Saudi Arabian security officials moved aggressively on Tuesday to crush an outbreak of anti-Shiite violence, arresting 15 people in six cities and killing two others in connection with what the Interior Ministry called a terrorist ambush on mosque worshipers in a minority Shiite community.
At least two security officers were killed and two wounded in the crackdown on the suspected mosque assailants, who were armed with pistols and machine guns, the Interior Ministry and government-run Saudi news media reported.
The mosque ambush, which occurred Monday night and left at least five people dead, came as Shiites, who are a small minority in heavily Sunni Saudi Arabia, were celebrating the eve of Ashura, one of the most sacred holidays in the Shiite branch of Islam.
The identities of the assailants and their affiliations were not disclosed. But the ambush raised speculation that Saudi-born Sunni jihadists who had joined Islamic militant groups in Iraq and Syria had brought their violent zealotry home, an outcome that Saudi rulers have long feared.
Earlier this year King Abdullah issued a decree that reinforced existing counterterrorism laws and warned that “membership in terrorist organizations and participation in hostilities outside the kingdom will not be tolerated.”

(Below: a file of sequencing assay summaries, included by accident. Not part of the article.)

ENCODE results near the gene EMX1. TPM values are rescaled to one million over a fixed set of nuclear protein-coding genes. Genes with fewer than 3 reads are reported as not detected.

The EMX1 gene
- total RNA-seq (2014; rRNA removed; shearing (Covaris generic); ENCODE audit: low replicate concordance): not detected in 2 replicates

The mosque assault risked aggravating Shiite frictions with Sunnis not only in Saudi Arabia but elsewhere in the Middle East, where tensions between the two branches are a theme in conflicts convulsing the region.
Shiite worshipers in neighboring Iraq have often been attacked by Sunnis during the Ashura holiday, with the risks considered even greater this year because of the rise of the Islamic State, the extremist Sunni militant group that considers Shiites to be heretics deserving of death.
Somewhat incongruously, however, hundreds of thousands of Shiite pilgrims celebrated the holiday in Iraq on Tuesday without any significant attacks by Sunni extremists, according to press accounts from the region.